South Africa: Philippi Residents Roll Up Sleeves to Clean Looted Library and Community Hall

“The people behind these attacks need to realise that they are depriving their own communities of vital services” says clean-up volunteer

Days after destructive protests and looting amid the taxi strike crippled Philippi and surrounding communities, residents got together to clean up their library and community hall.

At the height of the taxi shutdown last week, public facilities such as Philippi’s Browns Farm library, ward councillor’s office, and community hall were all badly ransacked and vandalised. Criminals stole and severely damaged books, computers, ceilings and other electrical infrastructure in the buildings. Doors and windows were also smashed.

The shutdown and subsequent incidents of looting and vehicle stoning in the area hit poor households hard. Many shops in Philippi were either out of stock or hiked prices of essential items like bread, milk, eggs, and paraffin. On Friday a group of women marched through the streets, calling for calm in the township.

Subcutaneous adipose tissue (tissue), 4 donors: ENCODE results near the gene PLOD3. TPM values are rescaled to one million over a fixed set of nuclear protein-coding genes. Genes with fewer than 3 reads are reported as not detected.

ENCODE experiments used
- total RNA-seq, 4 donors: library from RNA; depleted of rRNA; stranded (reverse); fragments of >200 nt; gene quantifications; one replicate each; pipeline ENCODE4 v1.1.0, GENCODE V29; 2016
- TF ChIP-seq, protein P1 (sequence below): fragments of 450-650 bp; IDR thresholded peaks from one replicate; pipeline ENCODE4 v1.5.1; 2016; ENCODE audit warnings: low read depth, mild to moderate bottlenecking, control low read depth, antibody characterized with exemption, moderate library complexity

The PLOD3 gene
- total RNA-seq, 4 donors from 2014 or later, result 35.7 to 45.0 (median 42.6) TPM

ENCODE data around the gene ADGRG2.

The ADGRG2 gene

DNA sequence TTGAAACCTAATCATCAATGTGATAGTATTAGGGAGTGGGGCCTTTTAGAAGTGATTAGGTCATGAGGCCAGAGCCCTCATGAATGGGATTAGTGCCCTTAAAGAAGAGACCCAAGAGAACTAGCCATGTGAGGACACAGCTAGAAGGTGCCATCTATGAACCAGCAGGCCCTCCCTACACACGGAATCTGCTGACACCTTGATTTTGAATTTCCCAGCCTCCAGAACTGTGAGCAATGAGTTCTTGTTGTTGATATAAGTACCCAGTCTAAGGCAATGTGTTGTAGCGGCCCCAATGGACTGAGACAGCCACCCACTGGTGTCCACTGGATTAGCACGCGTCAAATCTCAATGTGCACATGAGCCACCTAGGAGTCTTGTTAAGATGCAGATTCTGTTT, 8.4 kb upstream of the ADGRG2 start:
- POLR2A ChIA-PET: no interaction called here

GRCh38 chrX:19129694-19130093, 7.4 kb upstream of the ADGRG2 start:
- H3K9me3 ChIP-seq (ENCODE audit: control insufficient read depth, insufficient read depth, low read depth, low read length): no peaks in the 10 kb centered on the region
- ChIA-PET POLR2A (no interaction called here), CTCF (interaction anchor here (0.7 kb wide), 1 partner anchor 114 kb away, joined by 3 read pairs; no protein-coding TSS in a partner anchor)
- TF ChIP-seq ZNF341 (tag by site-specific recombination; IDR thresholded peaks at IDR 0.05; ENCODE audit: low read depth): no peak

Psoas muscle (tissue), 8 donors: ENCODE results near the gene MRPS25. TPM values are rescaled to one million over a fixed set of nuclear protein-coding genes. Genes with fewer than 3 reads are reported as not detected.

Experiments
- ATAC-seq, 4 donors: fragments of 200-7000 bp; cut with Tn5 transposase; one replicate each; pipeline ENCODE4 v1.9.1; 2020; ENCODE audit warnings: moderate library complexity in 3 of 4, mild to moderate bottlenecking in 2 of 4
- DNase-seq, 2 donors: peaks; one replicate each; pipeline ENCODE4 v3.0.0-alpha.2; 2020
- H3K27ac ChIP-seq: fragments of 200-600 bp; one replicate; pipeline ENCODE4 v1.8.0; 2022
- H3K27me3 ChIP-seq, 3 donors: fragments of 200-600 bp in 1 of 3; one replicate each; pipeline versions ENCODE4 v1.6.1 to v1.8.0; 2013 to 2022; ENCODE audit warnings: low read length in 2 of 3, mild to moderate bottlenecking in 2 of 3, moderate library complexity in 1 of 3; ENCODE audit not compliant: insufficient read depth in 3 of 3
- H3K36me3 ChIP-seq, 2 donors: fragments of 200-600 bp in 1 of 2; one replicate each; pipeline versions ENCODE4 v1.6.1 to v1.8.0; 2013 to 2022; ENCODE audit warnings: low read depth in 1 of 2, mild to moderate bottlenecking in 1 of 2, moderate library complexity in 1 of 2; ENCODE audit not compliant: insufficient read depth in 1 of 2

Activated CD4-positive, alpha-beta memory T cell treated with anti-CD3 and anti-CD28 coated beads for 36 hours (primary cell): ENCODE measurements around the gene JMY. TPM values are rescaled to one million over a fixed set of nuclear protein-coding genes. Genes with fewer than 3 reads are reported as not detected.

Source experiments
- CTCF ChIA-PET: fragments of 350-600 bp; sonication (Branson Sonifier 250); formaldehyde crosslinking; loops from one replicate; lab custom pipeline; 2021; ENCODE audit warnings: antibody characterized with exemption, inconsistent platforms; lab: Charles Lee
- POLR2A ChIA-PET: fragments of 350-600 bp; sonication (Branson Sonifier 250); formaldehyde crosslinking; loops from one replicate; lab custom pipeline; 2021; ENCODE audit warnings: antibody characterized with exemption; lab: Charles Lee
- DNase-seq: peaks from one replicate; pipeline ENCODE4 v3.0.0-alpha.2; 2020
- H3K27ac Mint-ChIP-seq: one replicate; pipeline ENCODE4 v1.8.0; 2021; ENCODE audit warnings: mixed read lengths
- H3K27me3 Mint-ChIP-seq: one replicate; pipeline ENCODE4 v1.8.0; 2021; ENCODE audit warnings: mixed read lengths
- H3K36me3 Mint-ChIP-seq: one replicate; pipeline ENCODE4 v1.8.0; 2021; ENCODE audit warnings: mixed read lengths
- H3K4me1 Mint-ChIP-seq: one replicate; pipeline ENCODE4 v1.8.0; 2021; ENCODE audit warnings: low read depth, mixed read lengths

On Saturday, residents began clearing books, papers and shards of glass strewn across the facilities’ floors. Volunteers brought gloves, spades, rakes and wheelbarrows to carry the rubbish away. They said they wanted to show the people who ransacked the facilities that the community loved those buildings.

Once the clean-up and minor repairs were completed, the volunteers planned to meet with other Browns Farm residents to safeguard the facility and to help police identify the perpetrators.

Resident and volunteer, Mpumzi Kolobe, said he was grateful people came to help. “The people want to see the area restored after the devastating vandalism. The people behind these attacks need to realise they are depriving their own communities of vital services. It’s also true that in many instances the criminals are known to communities,” said Kolobe.

Ward councillor Melikhaya Gadeni said the extensive damage at the Browns Farm library, swimming pool, community hall, and his office could cost millions of rands to fix. “The impact on the community will be huge. As we approach the summer season, the children will be severely affected as the closure of the swimming pool may go beyond the summer,” said Gadeni.

He said the closure of his office “will force people to certify their documents at Nyanga Police Station, at a cost for some. I will have difficulty in dealing with service requests for our communities”.

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